A memoir of a childhood

This Boy
by Alan Johnson

This Boy Alan JohnsonA book that I would not normally have chosen, I bought this on a 3 for 2 offer at Heffers bookshop in Cambridge along with a detective novel and a book on literary theory. And now I never want to be heard complaining about my circumstances again – ever. To my shame, I wouldn’t normally go for biography.   Particularly not the biography of a Labour politician.  I’m too easily drawn by the escapism of fiction. However, I was humbled and inspired by this account.  I was left with a sense of having met with the character of Lily, Alan’s mother, named Lily throughout, never ‘mum’ or ‘my mother’ and also with Alan himself.  Not the boy Alan that the writer describes, but the Alan who wrote the book, Alan the writer.  The adult Alan.  Like Pissarro in his impressionist paintings,  he only just peeps into his own work.  I love a person free from the shackles of their own ego and there was a wonderful absence of ego in this piece of writing.  No self-glorification, nor self-congratulation or self-anything.  Just a frank description, at times humorous, at times painfully bleak and moving of a childhood which I for one would not have survived.  Oddly, despite her key role in the story, Alan’s sister Linda did not come alive for me despite being very much alive herself.  It was Lily’s courage and vulnerability and perseverance and unselfishness that came to the fore.

Chris Mullin in The Guardian summarises the outline of the story well:

‘Lily, and Johnson’s sister Linda, are the heroes of this story. Lily, whose life was a constant struggle against loneliness, grinding poverty and poor health, managed in the teeth of great odds to bring her children up decently. She died, aged 42, leaving Alan and Linda, aged 13 and 16, to fend for themselves. At which point Linda took over. Resisting attempts to take them into care, she succeeded in persuading the local authority to find them a council flat in Battersea and held the fort until Alan was old enough to make his way in the world. His first job (apart from a milk round) was as a postal clerk at the headquarters of razor manufacturer Remington. He later graduated to a Tesco’s warehouse. All he ever wanted was to be a pop star and he almost made it.’

He also wanted to be writer.  In that, and of course, as a politician, he did make it. I got excited when it seemed at the beginning of the story that Lily had some sort of Christian faith.  It’s rare nowadays, as far as I can see, for anyone to write very much that’s positive about Christians unless they themselves have a faith and so Lily seemed to me to be a potential role model to the women of England today.  Like her son, selfless (perhaps that’s where he learnt it), thoroughly hard-working to a fault  and faithful too.  Sadly, however, it is revealed towards the end that whatever her faith was at the start, it ended in a kind of spiritualism that brought her no comfort but rather a dread that death would come inevitably at the age of 42 as it had come to her mother and her grandmother before her.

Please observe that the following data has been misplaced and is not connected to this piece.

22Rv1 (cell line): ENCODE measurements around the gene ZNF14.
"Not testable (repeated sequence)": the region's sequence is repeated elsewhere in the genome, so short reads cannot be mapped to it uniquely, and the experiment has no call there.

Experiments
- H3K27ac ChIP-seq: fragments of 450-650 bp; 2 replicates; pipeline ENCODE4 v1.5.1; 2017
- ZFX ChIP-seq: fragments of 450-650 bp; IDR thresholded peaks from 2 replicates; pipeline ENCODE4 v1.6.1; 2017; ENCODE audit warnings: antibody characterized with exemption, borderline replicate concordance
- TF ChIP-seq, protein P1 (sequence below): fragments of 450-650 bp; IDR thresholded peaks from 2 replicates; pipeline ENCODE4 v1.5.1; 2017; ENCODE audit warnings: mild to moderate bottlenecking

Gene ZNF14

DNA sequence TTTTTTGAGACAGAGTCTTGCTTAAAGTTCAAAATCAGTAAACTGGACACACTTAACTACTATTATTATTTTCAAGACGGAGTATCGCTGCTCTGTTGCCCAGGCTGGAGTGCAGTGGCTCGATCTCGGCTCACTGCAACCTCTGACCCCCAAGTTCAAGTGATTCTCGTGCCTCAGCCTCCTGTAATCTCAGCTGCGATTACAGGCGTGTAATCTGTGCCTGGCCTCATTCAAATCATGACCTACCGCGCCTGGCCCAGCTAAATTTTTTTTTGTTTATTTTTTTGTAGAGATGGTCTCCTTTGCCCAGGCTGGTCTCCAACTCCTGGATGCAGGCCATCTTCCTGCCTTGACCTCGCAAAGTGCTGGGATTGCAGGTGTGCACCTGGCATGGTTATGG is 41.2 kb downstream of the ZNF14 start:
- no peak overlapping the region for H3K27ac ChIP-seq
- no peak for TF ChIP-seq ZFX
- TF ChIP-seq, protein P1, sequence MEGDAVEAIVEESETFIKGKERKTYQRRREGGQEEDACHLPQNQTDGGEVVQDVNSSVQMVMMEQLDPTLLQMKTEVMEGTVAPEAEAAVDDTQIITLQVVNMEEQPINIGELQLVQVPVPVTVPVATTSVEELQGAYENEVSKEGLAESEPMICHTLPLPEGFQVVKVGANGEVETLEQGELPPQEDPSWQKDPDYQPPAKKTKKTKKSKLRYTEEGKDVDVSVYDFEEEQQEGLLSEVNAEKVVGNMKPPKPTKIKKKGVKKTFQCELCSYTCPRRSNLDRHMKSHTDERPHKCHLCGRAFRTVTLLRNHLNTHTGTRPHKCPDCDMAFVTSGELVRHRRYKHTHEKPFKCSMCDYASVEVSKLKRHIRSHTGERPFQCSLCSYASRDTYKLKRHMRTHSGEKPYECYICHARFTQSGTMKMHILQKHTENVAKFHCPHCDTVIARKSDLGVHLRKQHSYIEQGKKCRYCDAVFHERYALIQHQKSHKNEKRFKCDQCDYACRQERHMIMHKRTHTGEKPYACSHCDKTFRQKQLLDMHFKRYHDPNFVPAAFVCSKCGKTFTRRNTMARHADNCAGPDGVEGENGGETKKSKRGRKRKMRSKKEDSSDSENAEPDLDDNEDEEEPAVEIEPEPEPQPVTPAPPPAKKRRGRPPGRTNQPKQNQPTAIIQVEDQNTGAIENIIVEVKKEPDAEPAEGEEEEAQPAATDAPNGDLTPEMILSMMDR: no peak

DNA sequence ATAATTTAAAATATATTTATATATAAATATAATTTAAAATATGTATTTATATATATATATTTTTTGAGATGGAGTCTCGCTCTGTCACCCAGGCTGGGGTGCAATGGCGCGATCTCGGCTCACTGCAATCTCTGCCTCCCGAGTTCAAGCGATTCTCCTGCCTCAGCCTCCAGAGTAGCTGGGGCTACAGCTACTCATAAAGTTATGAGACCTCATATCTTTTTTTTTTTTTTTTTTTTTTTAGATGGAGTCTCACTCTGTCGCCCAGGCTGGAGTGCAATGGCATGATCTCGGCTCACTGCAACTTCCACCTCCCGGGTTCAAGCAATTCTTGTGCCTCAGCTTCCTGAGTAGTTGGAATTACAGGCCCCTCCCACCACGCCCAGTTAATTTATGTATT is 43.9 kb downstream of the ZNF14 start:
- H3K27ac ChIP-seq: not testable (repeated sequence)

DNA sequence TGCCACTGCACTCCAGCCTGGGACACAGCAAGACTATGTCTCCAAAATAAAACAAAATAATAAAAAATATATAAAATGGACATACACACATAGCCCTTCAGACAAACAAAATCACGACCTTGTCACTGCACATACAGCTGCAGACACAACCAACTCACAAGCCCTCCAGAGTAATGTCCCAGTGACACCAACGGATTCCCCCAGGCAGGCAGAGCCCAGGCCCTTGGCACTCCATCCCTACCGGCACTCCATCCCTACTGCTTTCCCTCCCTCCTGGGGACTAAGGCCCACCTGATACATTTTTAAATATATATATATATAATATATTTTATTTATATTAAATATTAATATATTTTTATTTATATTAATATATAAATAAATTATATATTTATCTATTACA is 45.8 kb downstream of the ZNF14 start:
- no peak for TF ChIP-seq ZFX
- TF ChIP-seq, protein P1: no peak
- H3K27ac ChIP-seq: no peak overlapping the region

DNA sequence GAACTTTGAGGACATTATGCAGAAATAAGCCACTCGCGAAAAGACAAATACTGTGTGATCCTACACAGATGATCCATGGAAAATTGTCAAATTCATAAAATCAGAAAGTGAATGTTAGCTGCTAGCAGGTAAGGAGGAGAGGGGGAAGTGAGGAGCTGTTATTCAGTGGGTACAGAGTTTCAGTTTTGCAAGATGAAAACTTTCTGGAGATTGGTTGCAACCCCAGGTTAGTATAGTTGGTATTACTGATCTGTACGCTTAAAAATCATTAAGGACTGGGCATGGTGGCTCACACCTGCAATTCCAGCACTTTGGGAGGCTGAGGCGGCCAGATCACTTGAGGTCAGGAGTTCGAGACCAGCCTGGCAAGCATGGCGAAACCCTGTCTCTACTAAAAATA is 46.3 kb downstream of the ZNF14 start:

The review goes on: ‘Given his start in life Alan Johnson could have been forgiven had he turned into an angry, bitter class-warrior instead of the affable, sensible, laid back politician that he was to become.’  I wanted to review this book because, for me, the reading of it edified.  Even the reviews were edifying.  I love reading about characters whom I can admire, whom I’d like to try to emulate were I put in a similar situation.  Such books  lift me and challenge me to live better the life I have been given today.  I felt ashamed of how easily I complain when the drain is a bit smelly or when, living in College accommodation I’m not allowed to drill holes in the wall where I want to.  At least I have my own front door and I don’t have to share a house with another family or go outside to get to the loo!  I have a bathroom.  No, I have two.  I don’t have to cover my bed with coats to keep warm as they did (although I do remember doing this in St Andrews where in winter it was often -9 degrees).  I get to buy my groceries with the happy perk of a free coffee and a newspaper being the smug owner of a ‘My Waitrose’ card.  Never have I had to suffer the humiliation of asking the shopkeeper for a handout – not that one would ever be given nowadays.  How is it that I complain so easily that I am embarrassed about being a stay at home mother when Lily had to work as hard as she did, breaking both her physical and her mother’s heart to earn enough to feed and clothe her two children?  Do I have any idea how privileged I am to have three meals at day, not to mention the endless snacks on tap whenever I lack the self-control to resist them.  How easily I take for granted fresh fruit when Alan’s staple diet was bread and dripping. Sometimes a read like this is good for me.  It gives me a new perspective on my own world and teaches me thankfulness.  And in my experience, my thankful days are my happiest days.  Forbid it that I should lapse back into my discontented habits after reading this thought-provoking book.


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